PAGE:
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September 24, 2011 | By: alireza
Behistun inscription

Behistun inscription is considered as a UNESCO World Heritage Site. The Behistun Inscription (also Bistun, Bisitun or Bisutun, Modern Persian: بیستون ; Old Persian: Bagastana, meaning "the god's place or land") is a multilingual inscription located on Mount Behistun in the Kermanshah Province near the town of Jeyhoun Abad.

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The inscription includes three versions of the same text, written in three different cuneiform script languages: Old Persian, Elamite, and Babylonian. A British army officer, Henry Rawlinson, had the inscription transcribed in two parts, in 1835 and 1843. Rawlinson was able to translate the Old Persian cuneiform text in 1838, and the Elamite and Babylonian texts were translated by Rawlinson and others after 1843. Babylonian was a later form of Akkadian: both are Semitic languages. In effect, then, the inscription is to cuneiform what the Rosetta Stone is to Egyptian hieroglyphs: the document most crucial in the decipherment of a previously lost script.

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The text of the inscription is a statement by "Darius I" the great of Persia, written three times in three different scripts and languages: two languages side by side, Old Persian and Elamite, and Babylonian above them. Some time around 515 BC, he arranged for the inscription of a long tale of his accession in the face of the usurper Smerdis of Persia (and Darius' subsequent successful wars and suppressions of rebellion) to be inscribed into a cliff near the modern town of Bisistun, in the foothills of the Zagros Mountains of Iran.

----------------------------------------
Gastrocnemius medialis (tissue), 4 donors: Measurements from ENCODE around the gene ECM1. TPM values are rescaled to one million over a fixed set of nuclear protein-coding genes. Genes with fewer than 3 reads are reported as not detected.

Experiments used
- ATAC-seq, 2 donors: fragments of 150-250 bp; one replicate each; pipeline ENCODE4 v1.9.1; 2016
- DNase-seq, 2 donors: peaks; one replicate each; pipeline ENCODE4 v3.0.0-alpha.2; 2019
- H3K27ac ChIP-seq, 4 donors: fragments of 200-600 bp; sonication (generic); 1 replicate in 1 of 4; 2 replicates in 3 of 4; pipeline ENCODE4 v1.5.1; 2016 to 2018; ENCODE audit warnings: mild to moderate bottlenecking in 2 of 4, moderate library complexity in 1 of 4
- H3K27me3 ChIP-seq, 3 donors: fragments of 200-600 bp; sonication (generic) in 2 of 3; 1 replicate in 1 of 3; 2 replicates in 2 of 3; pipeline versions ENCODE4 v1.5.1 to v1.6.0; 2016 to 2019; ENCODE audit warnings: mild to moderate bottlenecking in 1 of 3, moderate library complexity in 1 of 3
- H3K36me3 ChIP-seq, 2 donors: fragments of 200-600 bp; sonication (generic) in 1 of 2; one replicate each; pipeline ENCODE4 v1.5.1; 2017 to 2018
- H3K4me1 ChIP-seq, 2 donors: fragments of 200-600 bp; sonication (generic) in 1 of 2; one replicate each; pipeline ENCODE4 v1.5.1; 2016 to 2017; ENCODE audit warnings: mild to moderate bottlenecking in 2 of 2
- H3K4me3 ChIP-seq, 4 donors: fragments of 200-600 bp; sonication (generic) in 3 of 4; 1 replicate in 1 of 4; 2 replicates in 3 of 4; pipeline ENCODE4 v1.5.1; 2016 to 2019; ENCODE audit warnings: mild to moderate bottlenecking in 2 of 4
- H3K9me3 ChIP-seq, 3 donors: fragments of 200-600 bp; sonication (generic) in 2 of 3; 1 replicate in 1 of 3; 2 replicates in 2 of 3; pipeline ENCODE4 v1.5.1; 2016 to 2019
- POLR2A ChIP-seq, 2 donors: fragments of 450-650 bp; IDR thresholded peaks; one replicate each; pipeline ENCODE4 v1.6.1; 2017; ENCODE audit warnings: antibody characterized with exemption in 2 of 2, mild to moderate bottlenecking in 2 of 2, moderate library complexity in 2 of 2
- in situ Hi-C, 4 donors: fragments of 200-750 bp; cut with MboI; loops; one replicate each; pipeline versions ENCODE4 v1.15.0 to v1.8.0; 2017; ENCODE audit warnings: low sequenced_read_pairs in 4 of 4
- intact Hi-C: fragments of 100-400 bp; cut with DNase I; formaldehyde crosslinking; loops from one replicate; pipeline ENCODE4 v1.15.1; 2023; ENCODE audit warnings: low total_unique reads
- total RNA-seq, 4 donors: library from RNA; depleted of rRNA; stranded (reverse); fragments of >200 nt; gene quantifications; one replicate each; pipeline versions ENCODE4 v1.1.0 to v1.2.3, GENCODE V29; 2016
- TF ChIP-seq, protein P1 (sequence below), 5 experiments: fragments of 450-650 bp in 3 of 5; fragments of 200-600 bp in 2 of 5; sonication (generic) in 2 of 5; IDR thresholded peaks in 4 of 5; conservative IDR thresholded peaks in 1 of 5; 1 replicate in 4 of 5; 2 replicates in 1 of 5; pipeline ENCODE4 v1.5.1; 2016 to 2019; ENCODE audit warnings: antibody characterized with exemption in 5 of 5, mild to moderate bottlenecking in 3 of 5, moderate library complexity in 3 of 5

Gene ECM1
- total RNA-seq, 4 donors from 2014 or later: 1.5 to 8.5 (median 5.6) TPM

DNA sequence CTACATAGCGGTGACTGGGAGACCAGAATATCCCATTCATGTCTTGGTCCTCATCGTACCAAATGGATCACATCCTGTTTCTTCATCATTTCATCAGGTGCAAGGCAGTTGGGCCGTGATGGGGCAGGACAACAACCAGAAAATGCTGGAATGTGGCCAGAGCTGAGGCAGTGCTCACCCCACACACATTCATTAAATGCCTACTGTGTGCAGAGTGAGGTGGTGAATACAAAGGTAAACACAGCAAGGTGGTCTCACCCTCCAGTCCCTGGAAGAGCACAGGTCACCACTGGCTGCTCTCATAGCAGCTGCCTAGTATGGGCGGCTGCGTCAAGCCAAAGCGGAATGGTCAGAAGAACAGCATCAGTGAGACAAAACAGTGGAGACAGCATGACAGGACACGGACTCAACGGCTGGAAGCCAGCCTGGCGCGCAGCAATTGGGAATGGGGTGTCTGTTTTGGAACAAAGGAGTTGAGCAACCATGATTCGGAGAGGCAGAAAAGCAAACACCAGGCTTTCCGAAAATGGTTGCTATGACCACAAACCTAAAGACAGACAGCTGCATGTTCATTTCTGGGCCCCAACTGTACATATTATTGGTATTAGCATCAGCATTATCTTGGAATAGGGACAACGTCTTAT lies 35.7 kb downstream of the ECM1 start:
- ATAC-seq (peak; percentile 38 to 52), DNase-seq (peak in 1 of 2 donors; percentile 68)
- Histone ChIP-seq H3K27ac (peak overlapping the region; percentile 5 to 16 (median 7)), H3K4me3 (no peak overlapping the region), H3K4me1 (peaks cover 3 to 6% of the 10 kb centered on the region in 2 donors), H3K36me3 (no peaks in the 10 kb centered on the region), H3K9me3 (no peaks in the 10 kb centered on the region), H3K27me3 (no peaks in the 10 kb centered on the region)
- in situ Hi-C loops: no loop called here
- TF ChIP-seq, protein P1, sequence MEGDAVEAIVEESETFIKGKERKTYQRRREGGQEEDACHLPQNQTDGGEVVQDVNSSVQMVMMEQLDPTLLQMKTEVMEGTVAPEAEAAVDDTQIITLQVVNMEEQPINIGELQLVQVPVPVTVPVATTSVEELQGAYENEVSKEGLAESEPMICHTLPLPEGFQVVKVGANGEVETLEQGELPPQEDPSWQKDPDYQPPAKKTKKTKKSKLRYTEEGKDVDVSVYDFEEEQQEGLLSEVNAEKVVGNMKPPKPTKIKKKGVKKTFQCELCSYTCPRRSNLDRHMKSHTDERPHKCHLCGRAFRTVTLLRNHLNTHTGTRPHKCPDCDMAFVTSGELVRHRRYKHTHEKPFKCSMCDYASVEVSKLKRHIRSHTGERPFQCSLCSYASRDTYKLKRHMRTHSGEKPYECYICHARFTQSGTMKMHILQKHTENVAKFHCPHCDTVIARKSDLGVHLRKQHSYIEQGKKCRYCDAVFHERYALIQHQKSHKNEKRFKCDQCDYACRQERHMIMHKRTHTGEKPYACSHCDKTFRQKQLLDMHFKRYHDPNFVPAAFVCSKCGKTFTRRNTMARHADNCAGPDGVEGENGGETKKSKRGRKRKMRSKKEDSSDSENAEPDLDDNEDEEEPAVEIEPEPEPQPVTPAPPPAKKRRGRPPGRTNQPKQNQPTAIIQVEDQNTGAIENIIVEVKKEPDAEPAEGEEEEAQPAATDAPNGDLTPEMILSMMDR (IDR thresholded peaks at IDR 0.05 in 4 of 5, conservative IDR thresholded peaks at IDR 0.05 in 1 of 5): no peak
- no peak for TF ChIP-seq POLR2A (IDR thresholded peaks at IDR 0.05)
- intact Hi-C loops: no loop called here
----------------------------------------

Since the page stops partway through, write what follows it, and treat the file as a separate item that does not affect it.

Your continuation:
The inscription is approximately 15 metres high by 25 metres wide, and 100 metres up a limestone cliff from an ancient road connecting the capitals of Babylonia and Media (Babylon and Ecbatana). It is extremely inaccessible as the mountainside was removed to make the inscription more visible after its completion.

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The Old Persian text contains 414 lines in five columns; the Elamite text includes 593 lines in eight columns and the Babylonian text is in 112 lines. The inscription was illustrated by a life-sized bas-relief of Darius, holding a bow as a sign of kingship, with his left foot on the chest of a figure lying on his back before him. The prostrate figure is reputed to be the pretender Gaumata. Darius is attended to the left by two servants, and ten one-metre figures stand to the right, with hands tied and rope around their necks, representing conquered peoples. Faravahar floats above, giving his blessing to the king. One figure appears to have been added after the others were completed, as was (oddly enough) Darius' beard, which is a separate block of stone attached with iron pins and lead.

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The monument suffered some damage from soldiers using it for target practice during World War II. In recent years, Iranian archaeologists have been undertaking conservation works. The site became a UNESCO World Heritage Site in 2006.

For more information:
www.cais-soas.com
www.cais-soas.com/2
www. mcadams.posc.mu.edu

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